Apple Of The Music Industry's Twitchy Eye


Steve Jobs wants to wipe that smile off your face.

You might have seen the news earlier this week that iTunes is now the second-largest music retailer in the U.S., behind the almighty Wal-Mart. The research firm NPD Group announced that Apple's digital music store has jumped ahead of Best Buy to take the No. 2 slot, just a few months after the singles-centric site blew past Amazon's album-oriented online store to move into third.

NPD Group says it's only a matter of time before iTunes becomes top dog - and that the time will probably come in 2008. (Kinda like 1984 all over again, no?)

Now, nobody in their right mind would bet against Steve Jobs. But if you're not in the right mind, the Antigua-based gambling site, Bodog, is offering a prop bet in which you can wager that Apple's total domination of the music space will not, in fact, take place before the clock strikes 2009. You can also wager on an iTunes win by year's end, but the betting line isn't great: -240 (meaning you have to bet $240 to win $100) compared to +165 (bet $100 to win $165) for no.

(Note: We At The Washington Post do not condone gambling, even if David has been known to lose a little music-based wager.)

Meanwhile, NPD Group also said that about 1 million people stopped buying CDs in 2007. Shocking, I know.

By J. Freedom du Lac |  February 28, 2008; 11:00 AM ET Music Business
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Comments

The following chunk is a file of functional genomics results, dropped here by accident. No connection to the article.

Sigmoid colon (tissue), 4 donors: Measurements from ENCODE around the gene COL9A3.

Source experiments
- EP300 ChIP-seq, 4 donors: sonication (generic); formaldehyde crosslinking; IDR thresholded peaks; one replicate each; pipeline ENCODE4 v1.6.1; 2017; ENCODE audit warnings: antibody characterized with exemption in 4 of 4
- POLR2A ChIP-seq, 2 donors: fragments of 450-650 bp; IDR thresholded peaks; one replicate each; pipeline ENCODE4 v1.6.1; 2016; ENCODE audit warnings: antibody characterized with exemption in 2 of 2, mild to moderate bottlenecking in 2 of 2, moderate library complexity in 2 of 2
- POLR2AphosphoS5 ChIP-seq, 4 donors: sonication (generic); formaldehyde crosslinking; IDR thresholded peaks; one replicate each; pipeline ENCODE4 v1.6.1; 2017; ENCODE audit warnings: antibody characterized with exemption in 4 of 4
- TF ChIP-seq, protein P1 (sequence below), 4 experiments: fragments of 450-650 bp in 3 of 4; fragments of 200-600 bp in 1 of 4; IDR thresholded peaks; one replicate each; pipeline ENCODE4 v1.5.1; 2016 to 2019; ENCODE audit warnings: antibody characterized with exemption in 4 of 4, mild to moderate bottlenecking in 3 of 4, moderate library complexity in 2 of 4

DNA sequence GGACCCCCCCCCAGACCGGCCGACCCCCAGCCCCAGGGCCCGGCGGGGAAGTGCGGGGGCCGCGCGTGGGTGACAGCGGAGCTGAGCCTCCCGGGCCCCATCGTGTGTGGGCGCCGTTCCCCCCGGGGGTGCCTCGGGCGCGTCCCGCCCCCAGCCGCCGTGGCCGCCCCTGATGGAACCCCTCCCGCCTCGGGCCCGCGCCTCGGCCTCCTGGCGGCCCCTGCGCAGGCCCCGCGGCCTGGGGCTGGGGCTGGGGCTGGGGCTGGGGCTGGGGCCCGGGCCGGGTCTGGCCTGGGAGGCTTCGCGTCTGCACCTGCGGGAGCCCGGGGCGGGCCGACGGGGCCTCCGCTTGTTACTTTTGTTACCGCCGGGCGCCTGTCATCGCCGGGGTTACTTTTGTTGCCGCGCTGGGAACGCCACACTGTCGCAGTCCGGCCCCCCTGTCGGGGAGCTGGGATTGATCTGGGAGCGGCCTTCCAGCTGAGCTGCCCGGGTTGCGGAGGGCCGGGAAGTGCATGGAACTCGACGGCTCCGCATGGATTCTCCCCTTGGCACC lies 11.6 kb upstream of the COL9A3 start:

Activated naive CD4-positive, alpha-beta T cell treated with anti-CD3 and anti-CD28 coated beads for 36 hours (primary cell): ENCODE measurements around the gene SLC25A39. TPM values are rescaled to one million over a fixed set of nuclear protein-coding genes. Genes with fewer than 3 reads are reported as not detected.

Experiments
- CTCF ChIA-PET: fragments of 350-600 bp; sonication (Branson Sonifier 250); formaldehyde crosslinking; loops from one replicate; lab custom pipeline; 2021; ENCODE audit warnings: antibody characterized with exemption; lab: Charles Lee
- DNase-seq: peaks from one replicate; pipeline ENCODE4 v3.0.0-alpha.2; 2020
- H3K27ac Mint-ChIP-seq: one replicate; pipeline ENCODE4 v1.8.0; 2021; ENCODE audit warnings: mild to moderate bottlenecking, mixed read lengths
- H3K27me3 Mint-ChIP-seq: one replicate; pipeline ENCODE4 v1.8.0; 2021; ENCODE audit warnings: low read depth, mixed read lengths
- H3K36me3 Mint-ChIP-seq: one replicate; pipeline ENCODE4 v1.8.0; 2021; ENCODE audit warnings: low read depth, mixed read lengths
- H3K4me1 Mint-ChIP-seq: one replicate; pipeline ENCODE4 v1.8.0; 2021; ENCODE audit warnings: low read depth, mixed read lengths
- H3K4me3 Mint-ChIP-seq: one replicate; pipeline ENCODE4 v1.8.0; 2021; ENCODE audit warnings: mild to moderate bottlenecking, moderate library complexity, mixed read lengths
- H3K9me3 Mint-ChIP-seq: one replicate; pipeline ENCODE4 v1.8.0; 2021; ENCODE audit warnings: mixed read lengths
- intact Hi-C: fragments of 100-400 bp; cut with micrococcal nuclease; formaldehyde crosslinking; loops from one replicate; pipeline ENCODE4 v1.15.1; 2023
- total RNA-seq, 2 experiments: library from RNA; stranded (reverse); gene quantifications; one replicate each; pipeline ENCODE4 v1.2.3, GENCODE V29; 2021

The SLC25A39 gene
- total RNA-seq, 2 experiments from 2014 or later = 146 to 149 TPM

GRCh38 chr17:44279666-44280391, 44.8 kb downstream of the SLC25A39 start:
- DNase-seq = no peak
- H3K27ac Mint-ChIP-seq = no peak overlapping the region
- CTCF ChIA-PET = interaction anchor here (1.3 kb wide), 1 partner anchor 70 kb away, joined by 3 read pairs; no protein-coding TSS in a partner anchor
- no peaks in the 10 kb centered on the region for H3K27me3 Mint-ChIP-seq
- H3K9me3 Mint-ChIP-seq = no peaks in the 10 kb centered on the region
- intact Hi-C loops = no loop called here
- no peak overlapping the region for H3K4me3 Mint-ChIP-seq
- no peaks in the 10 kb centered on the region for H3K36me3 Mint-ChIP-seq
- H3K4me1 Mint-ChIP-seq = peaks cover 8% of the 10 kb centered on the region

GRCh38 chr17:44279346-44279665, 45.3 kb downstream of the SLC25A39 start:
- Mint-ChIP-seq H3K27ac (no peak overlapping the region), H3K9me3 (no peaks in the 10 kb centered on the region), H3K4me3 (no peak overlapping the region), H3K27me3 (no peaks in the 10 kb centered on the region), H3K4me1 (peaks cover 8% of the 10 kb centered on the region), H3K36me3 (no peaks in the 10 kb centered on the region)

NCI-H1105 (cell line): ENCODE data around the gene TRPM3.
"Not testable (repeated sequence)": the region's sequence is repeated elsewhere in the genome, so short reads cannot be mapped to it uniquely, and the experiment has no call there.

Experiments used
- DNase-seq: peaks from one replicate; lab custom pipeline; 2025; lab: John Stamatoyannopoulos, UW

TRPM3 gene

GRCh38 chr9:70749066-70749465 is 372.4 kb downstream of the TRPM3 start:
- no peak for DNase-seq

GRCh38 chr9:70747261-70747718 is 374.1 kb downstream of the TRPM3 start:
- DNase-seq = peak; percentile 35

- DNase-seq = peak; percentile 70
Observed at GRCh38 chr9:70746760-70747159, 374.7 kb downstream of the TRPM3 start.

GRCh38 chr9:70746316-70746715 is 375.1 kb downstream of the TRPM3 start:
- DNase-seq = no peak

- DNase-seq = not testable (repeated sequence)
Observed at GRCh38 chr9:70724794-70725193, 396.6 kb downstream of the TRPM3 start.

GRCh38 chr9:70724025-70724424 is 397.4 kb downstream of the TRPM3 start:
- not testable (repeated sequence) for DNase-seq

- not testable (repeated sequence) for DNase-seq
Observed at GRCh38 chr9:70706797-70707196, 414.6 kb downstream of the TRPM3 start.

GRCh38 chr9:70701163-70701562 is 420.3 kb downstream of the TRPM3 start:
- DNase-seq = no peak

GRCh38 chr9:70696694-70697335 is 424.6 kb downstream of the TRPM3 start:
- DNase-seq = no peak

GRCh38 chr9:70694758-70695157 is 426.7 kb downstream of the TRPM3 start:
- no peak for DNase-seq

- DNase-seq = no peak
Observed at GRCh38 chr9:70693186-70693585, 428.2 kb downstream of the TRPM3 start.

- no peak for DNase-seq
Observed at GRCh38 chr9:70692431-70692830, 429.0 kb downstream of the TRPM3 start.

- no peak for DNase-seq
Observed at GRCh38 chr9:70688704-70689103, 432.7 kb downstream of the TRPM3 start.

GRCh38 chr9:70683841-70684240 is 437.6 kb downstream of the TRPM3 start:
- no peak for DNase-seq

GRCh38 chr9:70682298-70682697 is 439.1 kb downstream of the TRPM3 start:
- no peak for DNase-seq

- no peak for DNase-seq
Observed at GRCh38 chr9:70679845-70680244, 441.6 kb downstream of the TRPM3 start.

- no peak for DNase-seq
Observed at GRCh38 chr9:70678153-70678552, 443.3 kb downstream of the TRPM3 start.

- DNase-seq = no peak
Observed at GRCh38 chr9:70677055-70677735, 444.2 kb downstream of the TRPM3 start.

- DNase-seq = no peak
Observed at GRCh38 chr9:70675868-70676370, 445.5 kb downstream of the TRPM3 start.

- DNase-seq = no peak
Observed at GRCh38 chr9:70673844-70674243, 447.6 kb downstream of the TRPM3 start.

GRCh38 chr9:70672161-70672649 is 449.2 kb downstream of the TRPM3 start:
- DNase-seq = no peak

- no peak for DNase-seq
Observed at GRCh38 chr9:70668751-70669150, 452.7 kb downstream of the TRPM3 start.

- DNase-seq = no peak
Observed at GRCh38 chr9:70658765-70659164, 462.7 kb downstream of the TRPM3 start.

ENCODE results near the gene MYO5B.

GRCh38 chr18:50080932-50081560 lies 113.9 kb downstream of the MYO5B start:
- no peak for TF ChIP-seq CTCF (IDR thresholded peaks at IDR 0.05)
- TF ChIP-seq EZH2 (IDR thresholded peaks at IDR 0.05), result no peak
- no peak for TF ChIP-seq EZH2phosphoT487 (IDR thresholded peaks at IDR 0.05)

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The issue with Apple is whether the labels will let it happen. Right now Apple is limited--as compared to the Amazon MP3 store--because the labels are playing hardball. They want more control and variable pricing, and they're refusing to make deals with Apple to get DRM-free ("iTunes Plus") tracks into the iTunes store.

If Apple can reach an agreement with the labels, the sky's the limit--but if they are stuck with inferior product with DRM, that will be a limit on growth.

Posted by: Dirty Davey | February 28, 2008 2:22 PM

@Dirty Davey

Actually I don't think it'll be much of an issue. iTunes sales are still growing even though the labels are playing hardball as evidenced by the fact that they just took #2. The labels will probably give long before Apple does, but it doesn't matter since they make all the real money and hardware sales and there's nothing stopping someone from playing songs from Amazon's store on the iPod. In other words, it's a clear Win-Win for Apple.

Sebastian

Posted by: Sebastian Lewis | February 28, 2008 3:29 PM

We need more games.

Posted by: Myah | February 28, 2008 3:51 PM

The labels are crazy not to give in to Apple. All Apple has to do to sell even more songs is to establish iTunes stores in more nations than the 21 it has now, and mainly in the population-rich countries of Asia.

Once 21 more nations sell their own national songs on Apples' iTunes stores, the labels will have to give up their sorry, petty schemes.

Posted by: gurly | February 29, 2008 9:49 AM

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